Under the auspices of keeping federal spending under control, Republican congressmen have launched yet another attack on the basic scientific research that could lead to useful, potentially job-creating discoveries.
House majority leader Eric Cantor (R-Virginia) announced last week that the YouCut Citizen Review, a crowdsourcing tool for identifying wasteful spending that should be cut, would make its very first target the National Science Foundation.
One would expect science-targeting politicians to have learned caution from Sarah Palins fruit-fly debacle, in which the 2008 vice presidential candidate mocked the methodology of research into neurological disorders like Down syndrome and autism, both of which afflict members of her family.
But in a video introduction to the YouCut review, Rep. Adrian Smith (R-Nebraska), a member of the House Committee on Science and Technology, pulls rank on peer review.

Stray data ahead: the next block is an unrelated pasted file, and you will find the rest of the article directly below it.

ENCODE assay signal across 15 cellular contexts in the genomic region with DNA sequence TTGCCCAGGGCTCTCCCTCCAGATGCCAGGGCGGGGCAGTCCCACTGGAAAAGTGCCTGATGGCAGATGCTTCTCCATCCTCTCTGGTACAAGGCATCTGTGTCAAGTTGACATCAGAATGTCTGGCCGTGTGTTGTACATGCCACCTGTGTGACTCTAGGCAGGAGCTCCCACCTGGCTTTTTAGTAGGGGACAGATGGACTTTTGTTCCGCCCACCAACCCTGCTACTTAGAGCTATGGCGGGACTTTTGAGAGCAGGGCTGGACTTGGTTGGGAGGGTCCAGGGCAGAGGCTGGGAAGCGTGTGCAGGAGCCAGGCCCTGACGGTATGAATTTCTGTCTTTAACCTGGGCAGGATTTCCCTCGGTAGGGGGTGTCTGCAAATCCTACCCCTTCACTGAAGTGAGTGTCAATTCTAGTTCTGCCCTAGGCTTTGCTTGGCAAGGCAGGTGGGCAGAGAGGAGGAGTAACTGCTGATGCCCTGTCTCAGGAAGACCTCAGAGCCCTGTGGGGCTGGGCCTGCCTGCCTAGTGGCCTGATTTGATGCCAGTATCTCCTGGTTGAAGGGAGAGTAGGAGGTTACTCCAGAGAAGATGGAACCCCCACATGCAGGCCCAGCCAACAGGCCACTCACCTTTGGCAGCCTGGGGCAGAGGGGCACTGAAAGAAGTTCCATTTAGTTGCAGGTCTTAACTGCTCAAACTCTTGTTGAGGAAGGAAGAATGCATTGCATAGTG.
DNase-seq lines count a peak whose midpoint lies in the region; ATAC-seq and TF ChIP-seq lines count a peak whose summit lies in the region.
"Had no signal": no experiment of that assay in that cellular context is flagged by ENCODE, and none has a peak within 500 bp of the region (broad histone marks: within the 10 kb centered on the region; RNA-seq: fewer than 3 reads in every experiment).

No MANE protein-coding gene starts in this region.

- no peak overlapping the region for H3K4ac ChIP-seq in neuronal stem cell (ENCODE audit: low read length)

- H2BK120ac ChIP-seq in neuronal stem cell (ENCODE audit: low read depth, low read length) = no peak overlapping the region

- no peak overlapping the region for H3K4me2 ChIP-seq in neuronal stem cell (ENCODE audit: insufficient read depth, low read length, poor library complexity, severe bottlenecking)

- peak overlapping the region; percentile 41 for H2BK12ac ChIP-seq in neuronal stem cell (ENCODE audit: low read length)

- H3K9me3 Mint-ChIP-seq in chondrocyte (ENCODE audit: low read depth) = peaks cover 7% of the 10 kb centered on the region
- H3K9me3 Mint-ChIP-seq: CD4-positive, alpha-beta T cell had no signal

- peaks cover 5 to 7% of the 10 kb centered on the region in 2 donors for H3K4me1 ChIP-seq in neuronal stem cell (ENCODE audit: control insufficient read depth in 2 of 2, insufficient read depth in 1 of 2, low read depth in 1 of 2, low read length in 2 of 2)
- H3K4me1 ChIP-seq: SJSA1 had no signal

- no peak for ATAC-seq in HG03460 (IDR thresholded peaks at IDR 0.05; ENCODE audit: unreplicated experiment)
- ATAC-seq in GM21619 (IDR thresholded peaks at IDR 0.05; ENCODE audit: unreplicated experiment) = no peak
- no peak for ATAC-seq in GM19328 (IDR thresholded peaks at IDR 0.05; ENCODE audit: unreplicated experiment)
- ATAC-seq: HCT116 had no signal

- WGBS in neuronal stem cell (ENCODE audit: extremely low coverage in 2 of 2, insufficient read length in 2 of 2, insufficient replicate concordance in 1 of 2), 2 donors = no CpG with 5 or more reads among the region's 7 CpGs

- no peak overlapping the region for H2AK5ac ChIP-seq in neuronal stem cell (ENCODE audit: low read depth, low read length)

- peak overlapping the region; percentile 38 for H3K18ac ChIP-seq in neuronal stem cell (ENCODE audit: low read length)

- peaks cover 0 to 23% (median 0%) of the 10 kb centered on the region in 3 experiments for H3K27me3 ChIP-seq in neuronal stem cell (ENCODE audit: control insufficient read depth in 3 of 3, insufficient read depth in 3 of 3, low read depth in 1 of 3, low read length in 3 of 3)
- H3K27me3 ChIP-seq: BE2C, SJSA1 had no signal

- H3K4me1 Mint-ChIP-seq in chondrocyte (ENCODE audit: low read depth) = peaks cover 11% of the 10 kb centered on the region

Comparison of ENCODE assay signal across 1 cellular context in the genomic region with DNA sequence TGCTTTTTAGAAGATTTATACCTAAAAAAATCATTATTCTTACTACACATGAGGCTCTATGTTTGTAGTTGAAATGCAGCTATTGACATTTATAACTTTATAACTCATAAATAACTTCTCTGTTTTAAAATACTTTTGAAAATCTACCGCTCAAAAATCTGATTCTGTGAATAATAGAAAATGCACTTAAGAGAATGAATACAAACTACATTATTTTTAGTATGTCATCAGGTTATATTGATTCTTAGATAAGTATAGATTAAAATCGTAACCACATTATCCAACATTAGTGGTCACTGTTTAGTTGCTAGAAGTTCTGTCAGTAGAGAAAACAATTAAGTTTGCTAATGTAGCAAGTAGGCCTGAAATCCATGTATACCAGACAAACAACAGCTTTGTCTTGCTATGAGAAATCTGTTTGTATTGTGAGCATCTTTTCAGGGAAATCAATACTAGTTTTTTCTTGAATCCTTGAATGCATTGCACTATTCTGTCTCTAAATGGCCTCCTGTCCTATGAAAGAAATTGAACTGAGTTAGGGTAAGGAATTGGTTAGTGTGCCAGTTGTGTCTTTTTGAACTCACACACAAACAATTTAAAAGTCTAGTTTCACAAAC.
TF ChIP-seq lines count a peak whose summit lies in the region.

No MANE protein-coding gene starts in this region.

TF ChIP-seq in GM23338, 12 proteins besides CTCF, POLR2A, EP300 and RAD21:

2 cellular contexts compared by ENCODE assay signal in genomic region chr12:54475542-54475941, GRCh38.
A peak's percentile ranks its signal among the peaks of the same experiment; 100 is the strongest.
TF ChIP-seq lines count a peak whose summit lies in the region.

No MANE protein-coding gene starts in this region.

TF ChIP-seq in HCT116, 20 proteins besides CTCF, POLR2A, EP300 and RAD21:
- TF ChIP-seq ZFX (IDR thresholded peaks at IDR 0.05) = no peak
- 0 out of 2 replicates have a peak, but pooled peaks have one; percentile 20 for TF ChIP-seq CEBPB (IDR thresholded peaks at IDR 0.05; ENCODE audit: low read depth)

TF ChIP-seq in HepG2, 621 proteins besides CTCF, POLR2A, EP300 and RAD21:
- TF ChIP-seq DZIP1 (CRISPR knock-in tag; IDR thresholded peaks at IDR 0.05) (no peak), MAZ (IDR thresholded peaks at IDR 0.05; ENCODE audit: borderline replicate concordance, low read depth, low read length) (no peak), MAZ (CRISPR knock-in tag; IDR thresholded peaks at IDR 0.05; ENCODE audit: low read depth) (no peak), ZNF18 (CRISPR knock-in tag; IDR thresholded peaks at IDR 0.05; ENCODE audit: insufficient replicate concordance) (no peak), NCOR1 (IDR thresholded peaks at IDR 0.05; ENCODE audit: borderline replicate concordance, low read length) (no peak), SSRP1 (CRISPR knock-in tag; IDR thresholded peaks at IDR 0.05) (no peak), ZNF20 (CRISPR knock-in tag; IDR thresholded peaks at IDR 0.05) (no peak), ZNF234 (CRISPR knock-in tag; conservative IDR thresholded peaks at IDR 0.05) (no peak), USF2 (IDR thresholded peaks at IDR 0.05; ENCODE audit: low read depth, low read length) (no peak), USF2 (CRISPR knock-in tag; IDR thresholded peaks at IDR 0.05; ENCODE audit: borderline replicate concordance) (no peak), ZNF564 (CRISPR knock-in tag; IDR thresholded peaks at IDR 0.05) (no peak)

Help us identify grants that are wasteful or that you dont think are a good use of taxpayer dollars, he asks, mentioning university academics [who] received a $750,000 grant to develop computer models to analyze the on-field contributions of soccer players and scientists [who] received $1.2 million to model the sound of objects breaking for use by the videogame and movie industry.
Soccer, it turns out, happened to be a useful model for Northwestern University researchers trying to develop a framework for evaluating individual contributions to organizational success. Their work may enable better long-distance group collaboration, helping people in rural areas like, say, Smiths district of Nebraska compete against big-city companies.
As for the videogame modeling, its the work of Cornell University researchers developing algorithms for simulating sounds in real time. Even though its possible to realistically model the physics of splashing water or breaking glass, sonic modeling isnt nearly so developed. Figuring it out would transform how sound is computed in interactive virtual environments, say the researchers.
Its not hard to imagine noncommercial applications for immersive computer simulations, but it certainly would help videogame and movie makers and potentially create jobs in those fields. Smith, whose district has received $8.27 billion in farm subsidies since 1995, ought to applaud when government spending helps create jobs.
Video: Eric Cantor/YouTube.
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Article source: http://www.wired.com/wiredscience/2010/12/nsf-youcut-review/